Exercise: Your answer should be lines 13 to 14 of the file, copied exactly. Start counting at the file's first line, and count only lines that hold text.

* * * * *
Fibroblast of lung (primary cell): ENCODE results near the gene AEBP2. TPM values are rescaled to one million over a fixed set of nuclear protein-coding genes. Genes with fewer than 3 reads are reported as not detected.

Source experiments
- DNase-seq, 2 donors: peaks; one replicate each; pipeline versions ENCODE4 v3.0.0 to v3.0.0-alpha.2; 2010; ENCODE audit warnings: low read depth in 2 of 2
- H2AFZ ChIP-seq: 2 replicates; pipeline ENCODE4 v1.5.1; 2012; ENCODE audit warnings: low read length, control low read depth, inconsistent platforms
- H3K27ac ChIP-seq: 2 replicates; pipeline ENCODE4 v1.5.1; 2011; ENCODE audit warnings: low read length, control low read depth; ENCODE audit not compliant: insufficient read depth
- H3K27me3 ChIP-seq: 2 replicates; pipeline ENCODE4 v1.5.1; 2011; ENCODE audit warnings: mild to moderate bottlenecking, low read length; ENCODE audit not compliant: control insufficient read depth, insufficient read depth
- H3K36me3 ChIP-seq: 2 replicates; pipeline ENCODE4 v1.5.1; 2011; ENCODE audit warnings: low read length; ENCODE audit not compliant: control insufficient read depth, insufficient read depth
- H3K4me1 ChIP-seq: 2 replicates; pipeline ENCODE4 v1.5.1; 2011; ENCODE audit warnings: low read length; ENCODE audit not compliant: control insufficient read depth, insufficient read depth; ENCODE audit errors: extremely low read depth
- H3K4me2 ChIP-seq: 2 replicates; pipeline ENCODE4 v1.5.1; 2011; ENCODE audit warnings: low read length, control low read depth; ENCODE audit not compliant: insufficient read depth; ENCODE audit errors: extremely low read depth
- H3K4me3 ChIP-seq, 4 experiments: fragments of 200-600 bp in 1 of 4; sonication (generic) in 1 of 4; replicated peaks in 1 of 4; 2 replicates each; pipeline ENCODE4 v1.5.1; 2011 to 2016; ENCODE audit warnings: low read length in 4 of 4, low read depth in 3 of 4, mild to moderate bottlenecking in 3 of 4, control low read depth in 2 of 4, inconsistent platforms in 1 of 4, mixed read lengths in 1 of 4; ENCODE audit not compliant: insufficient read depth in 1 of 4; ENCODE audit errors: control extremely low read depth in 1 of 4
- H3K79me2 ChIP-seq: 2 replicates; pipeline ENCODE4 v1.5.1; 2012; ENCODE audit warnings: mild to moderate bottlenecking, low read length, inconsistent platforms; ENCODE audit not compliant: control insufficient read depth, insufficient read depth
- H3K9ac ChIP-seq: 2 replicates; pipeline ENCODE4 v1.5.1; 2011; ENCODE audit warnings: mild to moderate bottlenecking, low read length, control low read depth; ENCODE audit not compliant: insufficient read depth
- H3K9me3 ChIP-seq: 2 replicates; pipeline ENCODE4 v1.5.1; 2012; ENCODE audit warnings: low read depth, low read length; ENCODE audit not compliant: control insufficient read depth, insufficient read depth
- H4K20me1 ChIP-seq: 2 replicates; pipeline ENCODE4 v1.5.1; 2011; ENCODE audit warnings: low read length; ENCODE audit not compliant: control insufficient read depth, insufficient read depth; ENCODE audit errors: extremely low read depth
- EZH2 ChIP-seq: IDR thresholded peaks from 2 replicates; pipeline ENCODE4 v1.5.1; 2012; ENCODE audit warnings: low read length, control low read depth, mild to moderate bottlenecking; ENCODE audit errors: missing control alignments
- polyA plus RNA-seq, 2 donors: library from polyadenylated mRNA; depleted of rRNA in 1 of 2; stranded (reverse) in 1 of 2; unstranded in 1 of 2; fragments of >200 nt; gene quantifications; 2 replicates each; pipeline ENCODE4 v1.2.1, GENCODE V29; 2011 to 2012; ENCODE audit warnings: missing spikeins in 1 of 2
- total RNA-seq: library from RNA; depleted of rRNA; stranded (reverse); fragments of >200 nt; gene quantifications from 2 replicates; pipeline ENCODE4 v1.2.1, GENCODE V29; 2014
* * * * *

- H3K9me3 ChIP-seq: 2 replicates; pipeline ENCODE4 v1.5.1; 2012; ENCODE audit warnings: low read depth, low read length; ENCODE audit not compliant: control insufficient read depth, insufficient read depth
- H4K20me1 ChIP-seq: 2 replicates; pipeline ENCODE4 v1.5.1; 2011; ENCODE audit warnings: low read length; ENCODE audit not compliant: control insufficient read depth, insufficient read depth; ENCODE audit errors: extremely low read depth